Agents and Actions

, Volume 7, Issue 3, pp 361–368

Retrograde axonal and transsynaptic transport of macromolecules: Physiological and pathophysiological importance

Authors

  • Martin E. Schwab
    • Department of Pharmacology, BiozentrumUniversity of Basle
  • Hans Thoenen
    • Department of Pharmacology, BiozentrumUniversity of Basle
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DOI: 10.1007/BF01969569

Cite this article as:
Schwab, M.E. & Thoenen, H. Agents and Actions (1977) 7: 361. doi:10.1007/BF01969569

Abstract

Anterograde and retrograde transport within axons and dendrites of nerve cells represent an integral part of the nerve cell function and biochemistry. A few exogenous macromolecules with most different molecular weights and physico-chemical properties (Nerve Growth Factor, tetanus toxin, cholera toxin, various lectins, antibodies against dopamine-β-hydroxylase) have been shown to be taken up and transported with the retrograde axonal transport in exceedingly high amounts if compared to most other macromolecules. Specific binding to membrane receptors seems to be the prerequisite for this highly efficient retrograde transport. Upon arrival at the cell body tetanus toxin is able to leave the neuron and to migrate transsynaptically to presynaptic nerve terminals of second-order neurons.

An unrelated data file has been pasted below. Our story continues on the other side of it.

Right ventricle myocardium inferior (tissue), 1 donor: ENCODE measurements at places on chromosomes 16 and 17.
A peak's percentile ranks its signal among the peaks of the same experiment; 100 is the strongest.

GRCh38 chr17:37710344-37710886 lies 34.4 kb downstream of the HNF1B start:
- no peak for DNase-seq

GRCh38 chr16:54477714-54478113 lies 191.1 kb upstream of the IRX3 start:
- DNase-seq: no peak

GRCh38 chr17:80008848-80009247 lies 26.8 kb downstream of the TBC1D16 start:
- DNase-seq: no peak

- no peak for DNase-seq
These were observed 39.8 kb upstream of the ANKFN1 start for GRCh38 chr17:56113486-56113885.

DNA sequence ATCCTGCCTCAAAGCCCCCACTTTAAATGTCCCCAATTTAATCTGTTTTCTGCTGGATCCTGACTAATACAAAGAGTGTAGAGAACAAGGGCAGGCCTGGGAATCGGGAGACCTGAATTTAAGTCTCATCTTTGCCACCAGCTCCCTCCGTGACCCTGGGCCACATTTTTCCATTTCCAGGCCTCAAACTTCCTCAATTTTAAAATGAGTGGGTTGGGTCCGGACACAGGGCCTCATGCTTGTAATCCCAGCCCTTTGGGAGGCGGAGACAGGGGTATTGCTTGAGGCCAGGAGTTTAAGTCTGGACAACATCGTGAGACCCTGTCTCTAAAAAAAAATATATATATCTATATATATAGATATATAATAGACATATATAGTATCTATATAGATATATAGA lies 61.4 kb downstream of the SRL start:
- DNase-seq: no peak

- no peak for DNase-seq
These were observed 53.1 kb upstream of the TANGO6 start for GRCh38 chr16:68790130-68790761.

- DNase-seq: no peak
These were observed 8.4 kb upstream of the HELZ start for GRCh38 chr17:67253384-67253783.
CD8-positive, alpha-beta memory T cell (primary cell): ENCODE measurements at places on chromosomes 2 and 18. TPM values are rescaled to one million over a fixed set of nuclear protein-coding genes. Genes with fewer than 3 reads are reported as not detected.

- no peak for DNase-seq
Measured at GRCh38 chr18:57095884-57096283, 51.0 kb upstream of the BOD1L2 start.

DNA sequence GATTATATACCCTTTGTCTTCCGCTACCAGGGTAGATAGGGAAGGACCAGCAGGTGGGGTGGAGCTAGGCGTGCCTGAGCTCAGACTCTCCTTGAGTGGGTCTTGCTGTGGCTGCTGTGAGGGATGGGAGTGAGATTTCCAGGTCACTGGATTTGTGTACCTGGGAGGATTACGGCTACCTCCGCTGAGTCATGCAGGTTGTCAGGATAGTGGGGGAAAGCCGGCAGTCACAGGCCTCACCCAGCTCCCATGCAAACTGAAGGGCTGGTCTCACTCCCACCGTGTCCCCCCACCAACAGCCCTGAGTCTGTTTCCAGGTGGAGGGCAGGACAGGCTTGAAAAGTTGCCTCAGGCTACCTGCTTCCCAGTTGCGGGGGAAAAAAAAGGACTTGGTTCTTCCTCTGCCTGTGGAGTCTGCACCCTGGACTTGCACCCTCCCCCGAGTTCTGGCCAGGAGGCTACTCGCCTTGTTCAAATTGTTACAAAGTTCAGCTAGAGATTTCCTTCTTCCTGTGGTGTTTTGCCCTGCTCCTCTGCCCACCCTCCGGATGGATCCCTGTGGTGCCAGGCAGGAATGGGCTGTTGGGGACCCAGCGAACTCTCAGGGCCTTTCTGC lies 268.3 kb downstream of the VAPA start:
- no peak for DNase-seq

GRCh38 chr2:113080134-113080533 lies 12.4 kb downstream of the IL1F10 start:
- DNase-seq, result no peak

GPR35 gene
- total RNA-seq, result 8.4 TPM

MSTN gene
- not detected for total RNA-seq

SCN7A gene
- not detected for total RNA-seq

For NGF, tetanus toxin and some neurotropic viruses retrograde axonal transport eventually followed by transsynaptic transport may be crucially involved in their mechanism of action. Indirect evidence suggests the existence of a variety of endogenous molecules carrying specific information from the target cell and the nerve terminal to the cell body and eventually transsynaptically into second- or third-order neurons.

Copyright information

© Birkhäuser Verlag 1977